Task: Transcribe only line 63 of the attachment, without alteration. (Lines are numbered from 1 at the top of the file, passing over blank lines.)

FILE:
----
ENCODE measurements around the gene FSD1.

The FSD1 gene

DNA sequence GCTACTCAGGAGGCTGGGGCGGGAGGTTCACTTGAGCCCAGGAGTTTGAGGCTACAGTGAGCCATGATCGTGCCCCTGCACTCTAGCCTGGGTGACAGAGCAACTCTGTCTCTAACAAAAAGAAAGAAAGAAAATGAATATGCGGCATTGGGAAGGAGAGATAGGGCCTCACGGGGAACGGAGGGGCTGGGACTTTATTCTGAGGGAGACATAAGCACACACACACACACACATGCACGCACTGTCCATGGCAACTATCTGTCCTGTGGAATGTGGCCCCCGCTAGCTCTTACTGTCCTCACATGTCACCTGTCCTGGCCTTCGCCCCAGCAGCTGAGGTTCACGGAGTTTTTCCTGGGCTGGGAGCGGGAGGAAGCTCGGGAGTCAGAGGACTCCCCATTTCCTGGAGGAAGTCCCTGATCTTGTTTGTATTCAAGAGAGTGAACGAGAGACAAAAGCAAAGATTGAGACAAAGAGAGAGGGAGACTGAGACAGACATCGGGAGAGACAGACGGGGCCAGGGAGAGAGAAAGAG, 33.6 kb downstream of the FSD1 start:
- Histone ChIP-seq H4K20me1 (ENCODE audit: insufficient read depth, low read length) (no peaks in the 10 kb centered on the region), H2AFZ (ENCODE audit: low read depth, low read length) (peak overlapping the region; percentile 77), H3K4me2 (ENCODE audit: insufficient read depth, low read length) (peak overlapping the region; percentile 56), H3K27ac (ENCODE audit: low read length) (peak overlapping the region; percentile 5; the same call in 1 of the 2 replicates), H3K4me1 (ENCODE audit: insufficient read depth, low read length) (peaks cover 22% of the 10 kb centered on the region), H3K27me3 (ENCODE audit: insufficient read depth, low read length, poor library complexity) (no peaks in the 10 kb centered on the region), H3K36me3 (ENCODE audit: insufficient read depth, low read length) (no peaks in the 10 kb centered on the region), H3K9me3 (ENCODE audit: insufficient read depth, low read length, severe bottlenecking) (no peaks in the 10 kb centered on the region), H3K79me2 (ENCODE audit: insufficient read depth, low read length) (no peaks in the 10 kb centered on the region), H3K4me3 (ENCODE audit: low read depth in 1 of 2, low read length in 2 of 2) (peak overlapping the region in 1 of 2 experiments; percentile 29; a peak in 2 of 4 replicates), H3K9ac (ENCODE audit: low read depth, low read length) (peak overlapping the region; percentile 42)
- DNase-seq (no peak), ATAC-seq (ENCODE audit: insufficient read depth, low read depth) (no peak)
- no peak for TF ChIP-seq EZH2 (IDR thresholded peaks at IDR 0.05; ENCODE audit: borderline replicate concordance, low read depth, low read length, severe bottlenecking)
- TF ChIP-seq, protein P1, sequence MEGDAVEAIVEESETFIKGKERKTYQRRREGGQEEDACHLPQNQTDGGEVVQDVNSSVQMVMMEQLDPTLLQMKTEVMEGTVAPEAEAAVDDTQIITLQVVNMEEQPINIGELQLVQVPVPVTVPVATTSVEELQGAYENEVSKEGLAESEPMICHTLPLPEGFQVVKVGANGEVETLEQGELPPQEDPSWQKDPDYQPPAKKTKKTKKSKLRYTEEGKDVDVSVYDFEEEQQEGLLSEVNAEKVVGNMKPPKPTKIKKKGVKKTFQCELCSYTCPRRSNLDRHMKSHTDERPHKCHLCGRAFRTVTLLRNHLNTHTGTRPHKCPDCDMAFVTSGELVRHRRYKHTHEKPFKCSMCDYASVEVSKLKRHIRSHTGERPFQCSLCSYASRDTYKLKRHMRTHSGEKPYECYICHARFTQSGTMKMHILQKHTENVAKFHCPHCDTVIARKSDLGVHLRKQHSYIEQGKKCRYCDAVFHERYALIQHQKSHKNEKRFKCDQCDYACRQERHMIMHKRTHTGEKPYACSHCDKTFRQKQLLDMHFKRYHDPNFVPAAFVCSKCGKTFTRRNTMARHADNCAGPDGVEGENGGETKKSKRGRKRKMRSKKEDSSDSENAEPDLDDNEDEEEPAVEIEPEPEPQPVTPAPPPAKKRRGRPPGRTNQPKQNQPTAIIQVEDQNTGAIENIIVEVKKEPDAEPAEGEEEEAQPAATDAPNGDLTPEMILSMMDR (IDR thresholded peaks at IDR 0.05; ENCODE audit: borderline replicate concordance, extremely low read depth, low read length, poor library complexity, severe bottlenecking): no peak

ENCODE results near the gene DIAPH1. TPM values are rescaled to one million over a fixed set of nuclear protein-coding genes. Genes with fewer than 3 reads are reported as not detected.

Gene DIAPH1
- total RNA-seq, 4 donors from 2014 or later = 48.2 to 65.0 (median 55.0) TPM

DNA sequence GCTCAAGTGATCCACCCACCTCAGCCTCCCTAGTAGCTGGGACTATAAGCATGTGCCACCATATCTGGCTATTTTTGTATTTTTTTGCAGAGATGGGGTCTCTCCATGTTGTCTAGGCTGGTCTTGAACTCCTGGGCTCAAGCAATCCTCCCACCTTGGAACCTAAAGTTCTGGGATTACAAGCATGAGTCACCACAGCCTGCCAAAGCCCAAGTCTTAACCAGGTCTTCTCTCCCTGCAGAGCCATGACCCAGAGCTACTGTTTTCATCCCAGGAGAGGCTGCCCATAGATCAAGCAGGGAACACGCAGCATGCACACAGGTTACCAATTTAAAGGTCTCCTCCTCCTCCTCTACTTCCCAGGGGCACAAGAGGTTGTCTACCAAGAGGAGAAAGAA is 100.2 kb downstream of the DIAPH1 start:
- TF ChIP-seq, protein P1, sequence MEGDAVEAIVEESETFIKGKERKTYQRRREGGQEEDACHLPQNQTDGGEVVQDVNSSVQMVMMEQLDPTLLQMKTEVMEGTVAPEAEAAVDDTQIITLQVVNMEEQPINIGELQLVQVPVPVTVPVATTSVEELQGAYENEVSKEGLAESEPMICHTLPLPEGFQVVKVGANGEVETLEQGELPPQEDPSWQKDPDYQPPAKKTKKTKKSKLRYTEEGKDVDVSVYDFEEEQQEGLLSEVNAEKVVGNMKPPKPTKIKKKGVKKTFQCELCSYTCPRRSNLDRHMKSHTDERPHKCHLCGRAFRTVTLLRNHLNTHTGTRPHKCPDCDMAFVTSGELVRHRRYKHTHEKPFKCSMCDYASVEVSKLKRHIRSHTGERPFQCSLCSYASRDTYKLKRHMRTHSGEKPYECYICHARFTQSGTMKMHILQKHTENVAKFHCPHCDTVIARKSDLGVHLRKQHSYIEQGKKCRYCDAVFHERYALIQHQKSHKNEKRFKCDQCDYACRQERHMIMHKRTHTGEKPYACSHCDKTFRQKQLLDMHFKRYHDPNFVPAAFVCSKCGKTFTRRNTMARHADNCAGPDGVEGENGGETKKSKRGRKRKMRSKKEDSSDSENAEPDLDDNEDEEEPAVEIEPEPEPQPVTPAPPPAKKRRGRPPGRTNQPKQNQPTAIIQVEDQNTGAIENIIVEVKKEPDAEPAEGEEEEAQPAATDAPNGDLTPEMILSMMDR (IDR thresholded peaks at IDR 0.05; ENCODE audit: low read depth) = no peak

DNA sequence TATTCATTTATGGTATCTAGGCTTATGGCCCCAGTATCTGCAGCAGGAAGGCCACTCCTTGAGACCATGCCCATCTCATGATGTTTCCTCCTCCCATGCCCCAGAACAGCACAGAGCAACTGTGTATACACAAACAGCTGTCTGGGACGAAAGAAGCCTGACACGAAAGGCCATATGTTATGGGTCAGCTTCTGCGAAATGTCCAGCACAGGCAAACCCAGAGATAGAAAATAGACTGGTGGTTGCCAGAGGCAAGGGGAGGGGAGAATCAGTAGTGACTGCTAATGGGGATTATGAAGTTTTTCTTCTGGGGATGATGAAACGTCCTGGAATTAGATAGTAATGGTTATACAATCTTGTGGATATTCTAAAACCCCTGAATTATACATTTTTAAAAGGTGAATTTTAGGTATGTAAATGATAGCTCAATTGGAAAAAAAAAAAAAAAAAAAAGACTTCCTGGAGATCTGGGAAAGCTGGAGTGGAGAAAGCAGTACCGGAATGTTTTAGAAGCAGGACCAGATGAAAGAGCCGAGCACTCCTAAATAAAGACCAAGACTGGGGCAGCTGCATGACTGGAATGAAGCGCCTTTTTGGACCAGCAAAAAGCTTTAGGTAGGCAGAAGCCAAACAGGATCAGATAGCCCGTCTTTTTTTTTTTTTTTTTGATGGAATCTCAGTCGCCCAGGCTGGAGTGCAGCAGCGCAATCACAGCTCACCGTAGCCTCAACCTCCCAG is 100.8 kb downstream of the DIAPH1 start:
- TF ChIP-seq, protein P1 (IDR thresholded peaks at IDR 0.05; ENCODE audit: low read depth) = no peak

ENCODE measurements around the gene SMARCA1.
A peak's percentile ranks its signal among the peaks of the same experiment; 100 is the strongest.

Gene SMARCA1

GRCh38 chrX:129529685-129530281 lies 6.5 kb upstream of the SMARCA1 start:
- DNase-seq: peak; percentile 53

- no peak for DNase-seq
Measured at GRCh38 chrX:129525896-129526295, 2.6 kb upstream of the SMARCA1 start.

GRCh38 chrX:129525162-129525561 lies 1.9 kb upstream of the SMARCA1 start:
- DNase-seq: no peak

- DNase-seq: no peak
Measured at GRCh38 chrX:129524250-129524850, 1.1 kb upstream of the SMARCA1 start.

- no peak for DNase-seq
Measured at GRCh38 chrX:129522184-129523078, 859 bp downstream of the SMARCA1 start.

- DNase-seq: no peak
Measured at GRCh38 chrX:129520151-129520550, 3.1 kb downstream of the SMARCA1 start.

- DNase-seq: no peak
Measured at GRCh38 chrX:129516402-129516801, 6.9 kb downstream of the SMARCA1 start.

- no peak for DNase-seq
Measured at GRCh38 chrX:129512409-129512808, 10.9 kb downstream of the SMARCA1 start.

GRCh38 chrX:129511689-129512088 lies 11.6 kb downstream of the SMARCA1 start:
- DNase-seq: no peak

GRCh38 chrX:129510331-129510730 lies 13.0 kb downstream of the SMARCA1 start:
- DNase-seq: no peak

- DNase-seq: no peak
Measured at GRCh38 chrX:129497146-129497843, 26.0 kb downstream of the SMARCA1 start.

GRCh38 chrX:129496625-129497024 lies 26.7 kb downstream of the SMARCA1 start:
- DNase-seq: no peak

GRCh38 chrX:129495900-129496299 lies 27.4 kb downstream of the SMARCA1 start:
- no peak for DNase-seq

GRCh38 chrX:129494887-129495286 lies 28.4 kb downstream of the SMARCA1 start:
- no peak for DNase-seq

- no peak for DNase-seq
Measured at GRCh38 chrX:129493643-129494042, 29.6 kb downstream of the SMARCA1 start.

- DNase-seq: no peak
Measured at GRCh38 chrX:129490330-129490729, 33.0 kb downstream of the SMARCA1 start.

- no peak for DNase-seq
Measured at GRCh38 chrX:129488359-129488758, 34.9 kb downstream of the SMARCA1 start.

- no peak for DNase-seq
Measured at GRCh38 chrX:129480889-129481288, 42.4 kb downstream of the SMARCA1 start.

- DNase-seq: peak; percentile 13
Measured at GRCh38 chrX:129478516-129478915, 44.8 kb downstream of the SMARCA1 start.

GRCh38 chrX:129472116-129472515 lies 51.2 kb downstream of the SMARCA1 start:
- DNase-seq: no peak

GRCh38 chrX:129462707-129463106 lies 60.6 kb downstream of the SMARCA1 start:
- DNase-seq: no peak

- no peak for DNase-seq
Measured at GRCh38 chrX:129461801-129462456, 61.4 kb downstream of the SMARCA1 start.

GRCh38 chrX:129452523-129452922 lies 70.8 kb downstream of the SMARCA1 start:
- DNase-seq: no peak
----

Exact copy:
- DNase-seq: no peak